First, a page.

David Ludwig's Seasons Lost (2012)—four brief pieces, again in American modern romantic (or neo-romantic) style—feels like a set of encores alongside another set of bravura excerpts from a concerto. Don't know what else to say here.
Jennifer Koh is a marvelous musician. Her performance of Bach's Partita No. 2 in Buckley Recital Hall at Amherst College a few years ago was the most moving solo violin playing I've ever heard. Jaime Laredo is a very fine veteran whose skill and reputation surely does not need my praise. The piano trio with whom he plays is one of the world's finest. The two musicians play a great Bach BWV 1043, which is more than worth the price of admission to this CD. The rest of the program does no harm. Sound, as always with Ms. Sherman, is terrific.
Trio Fibonacci. Works of Gerald Barry, James Clarke, and Michael Finnissy. NMC Records NMCD 107.
Two contemporary English composers and Irishman Gerald Barry, whom I've reviewed here before: Barry (b. 1952), James Clarke (b. 1957), Michael Finnissy, Trio Fibonacci, (b. 1997). This is the kind of music that keeps some music lovers away from concert halls... because you'll never hear it there. Once you've become acclimated to contemporary modernist music, this is the kind of CD that will just flat turn you on. I came to it for the Barry but stayed for Clarke and Finnissy. It's music that clears the air.
Brian Ferneyhough. Complete Works for String Quartet and Trio. Arditti Quartet. Claron McFadden, soprano. aeon records AECD 1335 (3 CD's).
Around twenty years ago when I first heard the music of British second generation modernist Brian Ferneyhough (b. 1943), I found him nearly unlistenable but also intriguing. I set him aside for a year or so and then returned to find him more listenable and even more intriguing. I offer this as both a warning and an enticement. The Arditti Quartet, premium interpreters of the modernist and post-modernist string quartet literature, admire him enormously and have premiered some of his work.
This music was composed between 1967 and 2010. It is, as with the contents of the Fibonacci Trio CD, music you are unlikely ever to hear in a concert hall, at least in the U.S. At least outside New York City. It is too bold, too unsociable! Is there such a thing as delicious dissonance? If so, this is it. Not in the least sweet or smooth on the pallet. But tasty. Tangy, peaty, complex. To my 75-year-old ears, along with the somewhat more conservative Thomas Adès, Ferneyhough has become (always was?) the premier British modernist. But that won't make him any easier for you if you're where I was twenty years ago.
American Journey, Tai Murray, violin. Orchestre Poitou-Charentes, Jean-François Heisser, piano and director. Works of Bernstein, Barber, Gershwin, Ives, Barber, and Herrmann. Mirare Records. (no album number)
I came to this album not to go on an American journey but to listen to brilliant young violinist Tai Murray, whose release of Ysaye's solo violin sonatas two years ago grabbed many of us. But I got fooled because despite top billing she only appears in one work in the program; and on top of that, Murray's (Mirare's?) choice of American works produces a decided uninspired mixed bag.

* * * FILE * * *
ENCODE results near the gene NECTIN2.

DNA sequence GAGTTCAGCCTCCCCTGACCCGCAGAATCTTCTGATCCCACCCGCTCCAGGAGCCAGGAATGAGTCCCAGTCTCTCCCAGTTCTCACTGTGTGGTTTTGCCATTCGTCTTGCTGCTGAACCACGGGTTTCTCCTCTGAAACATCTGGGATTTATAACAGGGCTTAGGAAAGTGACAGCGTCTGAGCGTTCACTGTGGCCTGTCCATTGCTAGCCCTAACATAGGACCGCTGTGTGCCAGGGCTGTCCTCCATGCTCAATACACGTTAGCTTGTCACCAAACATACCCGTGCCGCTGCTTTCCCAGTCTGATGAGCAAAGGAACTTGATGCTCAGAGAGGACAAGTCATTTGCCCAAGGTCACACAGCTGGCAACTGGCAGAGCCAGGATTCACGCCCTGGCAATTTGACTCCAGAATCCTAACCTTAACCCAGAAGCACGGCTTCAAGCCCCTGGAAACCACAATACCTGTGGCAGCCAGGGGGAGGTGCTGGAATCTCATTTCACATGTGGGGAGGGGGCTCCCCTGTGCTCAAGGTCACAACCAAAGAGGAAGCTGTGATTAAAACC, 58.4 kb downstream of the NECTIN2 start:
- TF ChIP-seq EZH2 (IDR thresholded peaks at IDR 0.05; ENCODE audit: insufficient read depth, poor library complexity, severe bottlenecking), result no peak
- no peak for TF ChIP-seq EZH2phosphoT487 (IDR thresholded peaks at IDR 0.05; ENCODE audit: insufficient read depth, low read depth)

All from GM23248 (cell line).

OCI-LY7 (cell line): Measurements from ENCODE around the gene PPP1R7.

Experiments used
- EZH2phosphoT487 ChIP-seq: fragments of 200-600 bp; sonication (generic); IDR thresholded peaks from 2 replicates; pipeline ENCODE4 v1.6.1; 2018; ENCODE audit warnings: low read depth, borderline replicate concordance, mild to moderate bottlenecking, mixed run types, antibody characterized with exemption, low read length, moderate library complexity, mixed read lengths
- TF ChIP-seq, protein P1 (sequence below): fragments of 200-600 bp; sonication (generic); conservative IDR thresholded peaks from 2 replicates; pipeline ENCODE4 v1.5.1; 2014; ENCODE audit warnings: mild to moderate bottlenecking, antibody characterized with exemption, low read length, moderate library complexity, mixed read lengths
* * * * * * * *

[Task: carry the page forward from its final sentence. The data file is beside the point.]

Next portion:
Leonard Bernstein's Serenade, one of the composer's best and least often heard works, is a fine choice. If I'm remembering right, Hilary Hahn's version feels more 'American,' for whatever that's worth. Murray and her French conductor Heisser for most of the work take a suave European view of it by suppressing its dance rhythms. The quieter passages gain from this and play to Murray's considerable lyric gift. They find the heart of the work in its last movement, unable to keep Bernstein at bay any longer. West Side Story lies deep within the work, as it does in most of the composer's music; but in the Serenade it behaves itself until the final movement. Then we get to experience the powerful artistic tension that define both Bernstein and Gershwin, whose Three Preludes for Piano come later in the program.
Samuel Barber's Adagio for Strings really didn't need to be here. It is the American version of Pachelbel's Canon (I know I've blamed other works for that recently), which as moving as it is on first hearing or so, soon exhausts its possibilities for enchantment. Arguably it's best heard in the composer's Quartet No. 1 where it was born. There is no room for Murray in this orchestral version. I wonder what she'd make of it arranged for solo violin?
And then, for some reason, we get Bernard Herrmann's furious Psycho Suite for Strings. Yes, that Psycho, the film for which Herrmann wrote the score. This is not a part of the American journey anyone needs to go on, but if we do, maybe a subtler analysis of our violence would serve better. The woodwinds in Ives's Unanswered Question at the end of the program, which convert the trumpet, at least temporarily, to dissonance?
Gershwin's Three Preludes for Piano, played inspiringly by if not quite in American style by director/pianist Heisser, save us from Psycho. Musically, this may be the star piece of the album.
The CD ends with Charles Ives' seven-minute Unanswered Question for trumpet (!) and orchestra, which definitely belongs on an American journey—though not one that baits us with Tai Murray and then switches.
A violin piece by Aaron Copland, say his Sonata for Violin and Piano, in lieu of the Herrmann could have turned this album around. Take the Bernstein, Gershwin, and Ives; pitch the rest.
Equipment used for this audition: Resolution Audio Cantata CD player; Audio Note OTO Signature integrated amplifier with E/SPe HE loudspeakers; Crimson 710 preamplifier with Blue Circle BC 1022 and NSP stereo amplifiers and various JM Reynaud loudspeakers. Crimson cabling.
Bob Neill is a former equipment reviewer for Enjoy the Music and Positive Feedback. Since 2004 he has been proprietor of Amherst Audio in western Massachusetts, which sells equipment from Audio Note (UK), Blue Circle (Canada), Crimson (UK), Resolution Audio (US), Jean Marie Reynaud (France), and Tocaro (Germany).